But no, Jeff backs off.

What's he doing?

From where Murphy is standing, it looks like Jeff just lets Albert go by. Albert heads toward Murphy. He's not running fast, but when Albert meets a goalie, it's scary, even if he's only walking. Murphy takes his position. Albert draws his foot back and then releases a shot.

Murphy braces himself, expecting a hard hit. He's ready for pain. But it's not a shot like Albert usually lets loose. The ball flies straight at Murphy. It's weak and soft, like a shot off Haywire's shoe.

“Nice save, Murphy,” Jeff calls.

“Thanks,” Murphy calls back.

Albert doesn't look at Murphy. He turns and walks toward center field. Murphy kicks the ball over his head and the play continues.

The last play worries Murphy—right from how Albert got past Jeff so easily to how slowly he was running and how little power there was in his shot. It wasn't a bad play, but it wasn't Albert.

Danny and Jeff perform better than ever. There is no doubt from the game today that the coach will notice them. But Albert! The coach will never know how good he is if he keeps playing like this. Murphy can't believe it. He didn't think it would be Albert he'd be worrying about. It doesn't make any sense.

“Good play, good play, Murphy.”

A girl's voice interrupts his thinking.

“What are you doing here?” he says when he sees Molly standing behind the net.

“Watching you and your friends,” she says. “The Formidable Four. I'm cheering you on so you'll all get on the team. You're all good. I hope you get to stay on the field long enough for the coaches to see you make some saves.”

“Yeah,” Murphy says. “Me too.”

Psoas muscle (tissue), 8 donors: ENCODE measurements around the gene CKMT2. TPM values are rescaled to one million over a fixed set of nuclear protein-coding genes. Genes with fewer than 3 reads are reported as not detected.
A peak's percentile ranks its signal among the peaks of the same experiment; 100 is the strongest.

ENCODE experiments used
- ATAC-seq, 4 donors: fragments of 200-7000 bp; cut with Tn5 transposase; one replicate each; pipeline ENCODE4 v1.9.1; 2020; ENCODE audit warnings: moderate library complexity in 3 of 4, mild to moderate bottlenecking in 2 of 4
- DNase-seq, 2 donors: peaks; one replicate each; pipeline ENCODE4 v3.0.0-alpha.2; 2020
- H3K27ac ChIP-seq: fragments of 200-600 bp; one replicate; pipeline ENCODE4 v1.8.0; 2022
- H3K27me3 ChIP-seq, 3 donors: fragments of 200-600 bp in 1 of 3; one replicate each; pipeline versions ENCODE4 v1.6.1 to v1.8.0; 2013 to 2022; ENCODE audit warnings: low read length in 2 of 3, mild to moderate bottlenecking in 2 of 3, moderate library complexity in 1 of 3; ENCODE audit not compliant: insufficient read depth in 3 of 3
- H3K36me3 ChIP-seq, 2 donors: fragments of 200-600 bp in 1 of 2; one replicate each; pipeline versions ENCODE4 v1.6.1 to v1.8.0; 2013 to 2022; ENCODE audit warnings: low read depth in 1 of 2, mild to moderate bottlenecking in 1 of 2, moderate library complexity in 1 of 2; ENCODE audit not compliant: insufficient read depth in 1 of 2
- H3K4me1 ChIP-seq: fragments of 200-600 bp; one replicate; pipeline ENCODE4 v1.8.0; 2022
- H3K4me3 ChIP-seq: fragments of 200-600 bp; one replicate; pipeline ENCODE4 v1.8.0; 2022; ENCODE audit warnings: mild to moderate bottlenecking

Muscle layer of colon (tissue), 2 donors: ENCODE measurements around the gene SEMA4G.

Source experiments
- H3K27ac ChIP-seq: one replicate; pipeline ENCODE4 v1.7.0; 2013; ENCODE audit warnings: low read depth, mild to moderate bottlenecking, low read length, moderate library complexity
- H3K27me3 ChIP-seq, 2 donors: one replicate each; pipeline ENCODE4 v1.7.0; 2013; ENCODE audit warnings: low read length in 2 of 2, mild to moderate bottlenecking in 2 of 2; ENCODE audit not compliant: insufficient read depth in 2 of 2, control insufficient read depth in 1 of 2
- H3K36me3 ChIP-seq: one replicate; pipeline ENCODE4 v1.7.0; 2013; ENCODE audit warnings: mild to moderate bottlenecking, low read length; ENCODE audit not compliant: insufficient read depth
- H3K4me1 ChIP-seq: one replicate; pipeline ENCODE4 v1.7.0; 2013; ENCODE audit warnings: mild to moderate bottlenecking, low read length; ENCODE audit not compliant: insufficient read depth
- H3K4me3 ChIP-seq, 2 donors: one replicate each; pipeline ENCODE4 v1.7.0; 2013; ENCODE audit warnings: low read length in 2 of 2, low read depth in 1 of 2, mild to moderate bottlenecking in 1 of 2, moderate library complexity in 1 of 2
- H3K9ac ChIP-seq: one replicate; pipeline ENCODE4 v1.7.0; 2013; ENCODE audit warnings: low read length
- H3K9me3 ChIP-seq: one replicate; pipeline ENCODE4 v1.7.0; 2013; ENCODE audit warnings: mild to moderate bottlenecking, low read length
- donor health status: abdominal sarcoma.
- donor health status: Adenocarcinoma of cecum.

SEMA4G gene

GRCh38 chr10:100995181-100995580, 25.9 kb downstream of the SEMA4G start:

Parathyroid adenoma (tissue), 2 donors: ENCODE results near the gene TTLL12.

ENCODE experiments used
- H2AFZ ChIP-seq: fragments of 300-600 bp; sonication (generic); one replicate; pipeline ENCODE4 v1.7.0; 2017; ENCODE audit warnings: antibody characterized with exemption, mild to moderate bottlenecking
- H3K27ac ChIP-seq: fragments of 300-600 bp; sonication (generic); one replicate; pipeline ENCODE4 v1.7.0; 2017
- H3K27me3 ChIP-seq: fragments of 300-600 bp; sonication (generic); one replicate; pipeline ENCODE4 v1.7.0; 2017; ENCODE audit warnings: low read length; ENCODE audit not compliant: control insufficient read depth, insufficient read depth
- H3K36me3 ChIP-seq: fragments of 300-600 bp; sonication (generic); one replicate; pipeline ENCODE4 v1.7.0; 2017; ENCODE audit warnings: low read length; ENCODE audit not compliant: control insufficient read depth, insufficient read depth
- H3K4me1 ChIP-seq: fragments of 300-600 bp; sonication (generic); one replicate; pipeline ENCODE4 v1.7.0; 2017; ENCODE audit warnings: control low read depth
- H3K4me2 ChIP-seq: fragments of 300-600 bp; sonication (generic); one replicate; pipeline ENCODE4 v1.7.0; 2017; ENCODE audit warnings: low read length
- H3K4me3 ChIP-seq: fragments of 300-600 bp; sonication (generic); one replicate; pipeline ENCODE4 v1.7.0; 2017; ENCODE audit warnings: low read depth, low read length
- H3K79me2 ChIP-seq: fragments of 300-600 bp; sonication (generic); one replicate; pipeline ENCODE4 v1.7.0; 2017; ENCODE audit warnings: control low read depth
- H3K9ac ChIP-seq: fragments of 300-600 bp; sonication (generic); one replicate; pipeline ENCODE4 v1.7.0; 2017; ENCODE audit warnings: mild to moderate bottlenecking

“What do you think so far?” she says.

I think you should shut up.
Just then the ball comes out of nowhere, up into the left corner. He leaps, hands out, without thinking. His left side moves as fast as his right side. The tips of his fingers snag the ball, and he yanks it into his belly and falls.

“What a save!” Molly screams.

Coach Kennedy hollers, “Great save!”

Jeff and Danny are jumping like idiots. Albert raises his hand high-five style and turns around toward center field.

“You can't talk to me while I'm playing,” Murphy snaps at Molly.

“Sorry for living,” she snaps back. “You made a great save.”

“Yeah, but it was a fluke,” he says. “I almost missed it.”

The truth is that Murphy has just found out that his left side is as good as his right side as long as he's not thinking about it. And that feels good.

“Okay, I'll just leave then,” Molly says.

“No, just don't talk to me when I'm in goal,” Murphy says. “That's all I'm saying.”

Molly hangs around until the end of the game and then walks back to the school with the boys.

“You guys are totally going to make the team,” she says.

“Who are you?” Albert asks.

“I'm the one who made it possible for you to play today. It was my cell phone that Murphy used to call his mom.”

“And that makes you an expert on who gets on the team?” Albert says.

“You guys are sure edgy. I'm just trying to help.

I want you guys to get on the team,” she says.

“What's it to you?” Danny says, but he's looking at her as if to say,
What's a white girl doing hanging with us?

Molly knows what Danny means, and she's not put off one bit.

“I might be blond,” she says, “but my dad is from the reserve as well. He lived there a long time ago.